How Corporate Tax Cuts Can Actually Destroy Jobs

Here’s a short description of the methodology I used yesterday in explaining why allocating $3 billion of federal revenue to further corporate tax cuts (instead of other more effective stimulusmeasures) would actually destroy jobs (up to 46,000) on a net basis. It’s also available on the CAW site.

Corporate tax cuts have very little positive impact on employment, since they induce very little change in business capital investment spending.  Historical evidence in Canada since 2000 (when the corporate tax rate, then 29.1%, began to be dramatically reduced) indicates that business investment has deteriorated since then – whether measured as a share of GDP, as a share of the existing capital stock, or as a share of corporate cash flow.

Indeed, business capital spending in recent years has fallen below realized business cash flow; companies have been accumulating cash and other liquid assets as a result.  By the third quarter of 2010, the cash and short-term financial assets of non-financial businesses in Canada had reached $480 billion – almost a half-trillion dollars (source: Statistics Canada Balance Sheet data, CANSIM database).  Since the advent of the recession two years earlier, businesses socked away an additional $83 billion in new cash.  (This is in stark contrast to the behaviour of consumers and governments during this time, who incurred substantial new debt in order to finance expanded spending.)  Further enhancing the cash flow of business, with no strings attached to incremental investment undertakings, will accomplish nothing other than enhancing that large stockpile of idle cash even further.

When governments allocate large sums of revenue to corporate tax cuts, those resources are no longer available to fund other priorities – like extending EI benefits for laid-off workers, investing in infrastructure or housing, or supporting public programs through transfer payments (like health care or education).  All of those programs create far more jobs than corporate tax cuts.  Therefore, shifting money from EI benefits (or infrastructure or public services) into corporate tax cuts destroys net jobs.

This is confirmed by the federal government’s own data.  The following table summarizes Dept. of Finance estimates of the final impact on GDP of various government spending priorities.  (This table has appeared in several Dept. of Finance documents, most recently including Canada‘s Economic Action Plan Report #6, Table A.1.)  Extending EI benefits has the biggest macroeconomic impact ($1.7 billion in total GDP from each $1 billion in benefits).  This coefficient is greater than 1, reflecting the multiplied impact of government spending on incomes, spending, and job-creation.  Cutting corporate taxes, on the other hand, has the weakest macroeconomic effect: just $300 million in new GDP for each $1 billion in tax cuts.  In other words, of each $1 advanced in corporate tax savings, 70 cents leaks away before it even registers in Canada’s GDP.  On that basis, the proposed corporate income tax cuts (from 16.5% to 15%, costing $3 billion per year according to Dept. of Finance budget estimates) would generate less than $1 billion in new GDP.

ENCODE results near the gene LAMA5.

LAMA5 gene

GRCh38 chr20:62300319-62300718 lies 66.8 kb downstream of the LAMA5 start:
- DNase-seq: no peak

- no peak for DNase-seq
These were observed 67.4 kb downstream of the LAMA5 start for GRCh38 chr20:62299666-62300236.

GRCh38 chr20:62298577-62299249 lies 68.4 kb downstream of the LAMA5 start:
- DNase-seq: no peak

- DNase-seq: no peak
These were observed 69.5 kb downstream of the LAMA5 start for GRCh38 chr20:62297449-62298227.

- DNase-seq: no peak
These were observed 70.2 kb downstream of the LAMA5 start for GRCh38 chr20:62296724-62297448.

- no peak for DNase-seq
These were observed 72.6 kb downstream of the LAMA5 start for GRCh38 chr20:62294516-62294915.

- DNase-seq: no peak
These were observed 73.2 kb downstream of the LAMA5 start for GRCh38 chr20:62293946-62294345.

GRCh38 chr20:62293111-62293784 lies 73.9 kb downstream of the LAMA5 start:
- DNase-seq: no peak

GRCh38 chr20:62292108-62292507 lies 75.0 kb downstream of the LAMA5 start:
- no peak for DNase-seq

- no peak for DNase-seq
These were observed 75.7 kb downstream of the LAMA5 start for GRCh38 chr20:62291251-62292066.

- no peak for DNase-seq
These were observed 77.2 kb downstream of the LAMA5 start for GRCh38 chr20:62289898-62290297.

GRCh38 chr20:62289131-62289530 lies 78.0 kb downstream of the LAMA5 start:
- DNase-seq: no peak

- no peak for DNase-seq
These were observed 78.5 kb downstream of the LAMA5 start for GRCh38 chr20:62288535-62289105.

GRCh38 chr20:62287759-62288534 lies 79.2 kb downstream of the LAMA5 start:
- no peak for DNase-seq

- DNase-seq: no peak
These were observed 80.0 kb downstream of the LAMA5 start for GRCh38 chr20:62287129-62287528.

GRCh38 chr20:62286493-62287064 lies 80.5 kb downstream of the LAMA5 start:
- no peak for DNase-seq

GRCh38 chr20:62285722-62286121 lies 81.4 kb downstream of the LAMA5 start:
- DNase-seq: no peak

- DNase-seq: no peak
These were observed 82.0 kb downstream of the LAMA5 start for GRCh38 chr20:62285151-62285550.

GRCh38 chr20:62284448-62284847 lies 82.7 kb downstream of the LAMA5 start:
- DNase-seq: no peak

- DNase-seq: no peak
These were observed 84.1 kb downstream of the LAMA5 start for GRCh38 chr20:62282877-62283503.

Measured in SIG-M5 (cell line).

The second column of the table then estimates the employment impact of each form of stimulus (based on $1 billion of stimulus for each initiative).  The table utilizes the average employment content of GDP that was demonstrated in the Canadian economy in 2009 (Statistics Canada CANSIM database, most recent annual data available).  In that year, each $1 billion of GDP supported an average of just over 11,000 jobs.

The employment impact of each $1 billion in stimulus spending therefore varies from a high of 18,755 jobs for support for the unemployed and low-income Canadians (which has the greatest positive impact on GDP of any of the stimulus measures), to a low of just 3,310 jobs (barely one-sixth as much) for corporate income tax cuts.  The employment multiplier for corporate income tax cuts is so weak (in the Dept. of Finance estimations) because of the extensive leakages from stimulus injections that occur when government resources are refunded through tax cuts to businesses which are already hoarding cash.  Unemployed and low-income Canadians, on the other hand, spend every dollar of their incremental incomes – and this in turn generates repeated cycles of spending and re-spending, ultimately adding up to much larger employment effects.

We may now estimate the employment effects of the proposed $3 billion in corporate income tax cuts.  According to the Dept. of Finance multiplier coefficients, the tax cuts would generate just under $1 billion in new GDP, and just under 10,000 jobs (equal to $3 billion times 3,310 per billion).  In contrast, if the same funds had been spent on extending EI benefits, GDP would expand by over $5 billion ($3 billion times 1.7), generating 56,000 jobs ($3 billion times 18,755 jobs per billion).  The net effect of the tax cut, compared to the allocation of equivalent funds to more powerful stimulative measures, is the elimination of 46,000 jobs.  (In economic parlance, the foregone jobs that would have been created if the money had been allocated to other initiatives is the “opportunity cost” of the corporate tax cuts.)